EE: I see where people could potentially want a sequel, but for me, the sequel has already been done. In the films you mentioned above and hundreds like them. I told the story I wanted to tell, which is the genesis of those films. I think I COULD do a sequel and make it fun, but I don't think it would be quite as unique as the first film. So it would really have to take a brilliant concept for me to want to seriously consider it.
LF: Contracted was made on a relatively low-budget, but it still manages to look amazing. You obviously had a talented special effects and make-up department to bring your vision to life. How important were they to the creative process? Was the decision to use practical effects as opposed to digital effects due to budget constraints, of was it a conscious decision on your part? I find that practical effects almost always look better.
EE: The use of practical effects was never a question. The entire film is made around make-up. There's really no latex appliances or anything like that, so achieving the look digitally would've just not made any sense. Our budget was tiny, so we had no choice but to use make-up. But even if we had $200,000,000 I would have still used make-up. Mayera, my make-up artist was so important to the process. She really took my direction and translated it into something iconic. I couldn't imagine doing the film without her. I hope everyone hires her for their next film.
LF: It is possible I am reading into it too much, but it seems to me that underneath of the virus/ infection story is a poignant commentary on the social stigma attached to the victims of rape. Starting with the accusatory tone of her mother and the feeling of being outcast from those she considered to be her friends, to the paranoia and mental and physical collapse that follows, and even the lengths she goes to to hide her injuries. Was that intentional, or something that you hoped people would draw from the film?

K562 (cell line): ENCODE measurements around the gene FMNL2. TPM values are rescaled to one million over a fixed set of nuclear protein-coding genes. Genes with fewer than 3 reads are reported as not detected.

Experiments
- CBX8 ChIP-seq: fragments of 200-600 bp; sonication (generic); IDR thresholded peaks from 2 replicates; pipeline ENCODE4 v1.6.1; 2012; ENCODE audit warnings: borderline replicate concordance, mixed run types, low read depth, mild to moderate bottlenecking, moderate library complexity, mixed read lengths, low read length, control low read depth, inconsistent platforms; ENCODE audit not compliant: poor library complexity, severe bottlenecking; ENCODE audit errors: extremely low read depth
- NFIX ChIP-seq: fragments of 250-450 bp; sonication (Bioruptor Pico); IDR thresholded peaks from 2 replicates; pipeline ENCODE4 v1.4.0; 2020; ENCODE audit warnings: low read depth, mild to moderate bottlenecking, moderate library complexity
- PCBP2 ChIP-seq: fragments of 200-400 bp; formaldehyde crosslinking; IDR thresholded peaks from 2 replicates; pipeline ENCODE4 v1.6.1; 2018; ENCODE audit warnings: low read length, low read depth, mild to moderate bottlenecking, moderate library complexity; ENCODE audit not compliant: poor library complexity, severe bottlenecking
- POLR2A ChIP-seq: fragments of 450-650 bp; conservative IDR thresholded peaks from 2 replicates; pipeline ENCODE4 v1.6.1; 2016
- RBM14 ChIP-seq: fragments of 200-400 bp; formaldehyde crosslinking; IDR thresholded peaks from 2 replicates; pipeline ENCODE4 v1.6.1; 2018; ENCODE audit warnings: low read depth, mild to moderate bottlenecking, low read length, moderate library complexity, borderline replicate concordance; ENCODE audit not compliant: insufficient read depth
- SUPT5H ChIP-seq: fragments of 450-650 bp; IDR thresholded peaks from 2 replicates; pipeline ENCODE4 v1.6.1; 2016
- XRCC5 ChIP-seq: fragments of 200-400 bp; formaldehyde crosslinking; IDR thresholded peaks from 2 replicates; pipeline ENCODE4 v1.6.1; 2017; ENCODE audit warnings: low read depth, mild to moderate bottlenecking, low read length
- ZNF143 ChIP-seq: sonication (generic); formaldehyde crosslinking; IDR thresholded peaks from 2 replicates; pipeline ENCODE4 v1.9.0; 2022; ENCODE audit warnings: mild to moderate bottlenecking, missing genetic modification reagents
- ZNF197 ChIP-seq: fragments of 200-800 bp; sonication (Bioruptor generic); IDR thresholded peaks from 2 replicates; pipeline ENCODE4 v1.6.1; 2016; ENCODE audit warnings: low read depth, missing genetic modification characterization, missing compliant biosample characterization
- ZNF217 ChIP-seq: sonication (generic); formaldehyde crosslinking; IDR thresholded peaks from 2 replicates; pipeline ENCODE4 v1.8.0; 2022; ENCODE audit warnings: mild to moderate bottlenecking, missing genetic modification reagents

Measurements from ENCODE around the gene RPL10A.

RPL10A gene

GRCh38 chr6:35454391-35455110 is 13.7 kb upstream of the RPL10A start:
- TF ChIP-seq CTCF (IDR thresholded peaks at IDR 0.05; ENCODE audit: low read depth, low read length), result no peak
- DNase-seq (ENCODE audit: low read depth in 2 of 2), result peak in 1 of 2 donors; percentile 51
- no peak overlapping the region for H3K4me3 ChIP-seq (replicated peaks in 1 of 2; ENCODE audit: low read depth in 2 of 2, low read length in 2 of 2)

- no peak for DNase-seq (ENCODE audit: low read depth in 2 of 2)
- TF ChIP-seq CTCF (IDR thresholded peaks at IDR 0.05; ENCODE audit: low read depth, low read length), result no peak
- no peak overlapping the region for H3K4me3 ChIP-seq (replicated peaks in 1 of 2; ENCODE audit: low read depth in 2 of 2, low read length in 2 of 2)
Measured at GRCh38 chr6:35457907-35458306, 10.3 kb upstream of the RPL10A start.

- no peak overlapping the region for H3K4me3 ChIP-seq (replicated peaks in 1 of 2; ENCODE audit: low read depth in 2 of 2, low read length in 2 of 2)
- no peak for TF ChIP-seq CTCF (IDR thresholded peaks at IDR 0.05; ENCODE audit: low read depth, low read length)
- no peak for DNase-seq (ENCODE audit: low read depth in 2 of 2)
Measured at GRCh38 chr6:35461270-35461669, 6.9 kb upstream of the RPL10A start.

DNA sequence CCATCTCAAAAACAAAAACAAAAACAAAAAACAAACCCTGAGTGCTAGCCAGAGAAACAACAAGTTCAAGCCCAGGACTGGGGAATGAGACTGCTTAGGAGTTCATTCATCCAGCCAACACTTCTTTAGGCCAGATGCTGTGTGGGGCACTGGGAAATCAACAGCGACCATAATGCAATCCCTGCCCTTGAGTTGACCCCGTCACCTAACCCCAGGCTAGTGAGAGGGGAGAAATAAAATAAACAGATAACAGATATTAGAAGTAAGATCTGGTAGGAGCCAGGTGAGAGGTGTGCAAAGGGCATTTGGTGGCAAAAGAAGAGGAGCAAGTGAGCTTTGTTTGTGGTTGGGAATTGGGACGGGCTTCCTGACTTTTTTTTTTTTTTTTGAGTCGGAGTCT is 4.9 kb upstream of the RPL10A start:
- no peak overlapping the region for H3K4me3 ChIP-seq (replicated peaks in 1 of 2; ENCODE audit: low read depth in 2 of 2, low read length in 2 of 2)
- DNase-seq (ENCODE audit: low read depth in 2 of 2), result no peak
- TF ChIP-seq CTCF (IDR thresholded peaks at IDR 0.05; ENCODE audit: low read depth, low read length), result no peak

EE: I didn't really want to take a "stance" on the film. I just opened the door for discussion. There are absolutely shades of several different topics in the film, but it was more like holding up a mirror to the audience and asking them what they see. What their views are on things. The film takes place in LA where you have tons of personalities, tons of dynamics, drugs, sexuality, promiscuity, etc. So there's a lot to digest and look at in the narrative.
LF: What, if anything can you tell me about the upcoming Madison County 2? Will it be in festivals during 2014?
EE: There's not a lot to tell about MC2 right now. There's a script and there's some interest in making it, but I'm just not at a place right now where I feel I want to re-visit that story. I was 22 when I made the first film and I just wanted to get my feet wet. Now that I've made a couple more movies, I feel like I'm starting to understand myself as a storyteller a little better and I don't know if I want to step back into an old pair of shoes, if that makes any sense. So if I do make MC2, it will really reinvent the story and hopefully put a new spin on the slasher subgenre in general.
LF: Recently on Twitter, I thought I saw you mention that you were woking on writing a comedy. Is there any truth to that? Do you have plans to branch out from the horror genre?
EE: I do. I've actually written a comedy already. But on Twitter, I believe you're referring to a comedy that I was directing in late 2013 that fell apart at the last minute. It was an opportunity I took to do something different and branch out a bit but at the 11th hour, the producer couldn't make his mind up on a lot of big decisions and I had to part ways on the film. I do hope to do something in that world in the near future, or at the very least do a horror-comedy soon.
LF: Thanks so much for your time. I sincerely appreciate it, and congratulations on everything.
EE: Thank you! I'm glad you enjoyed the film. Look forward to chatting about the next one(s)!
- Leo Francis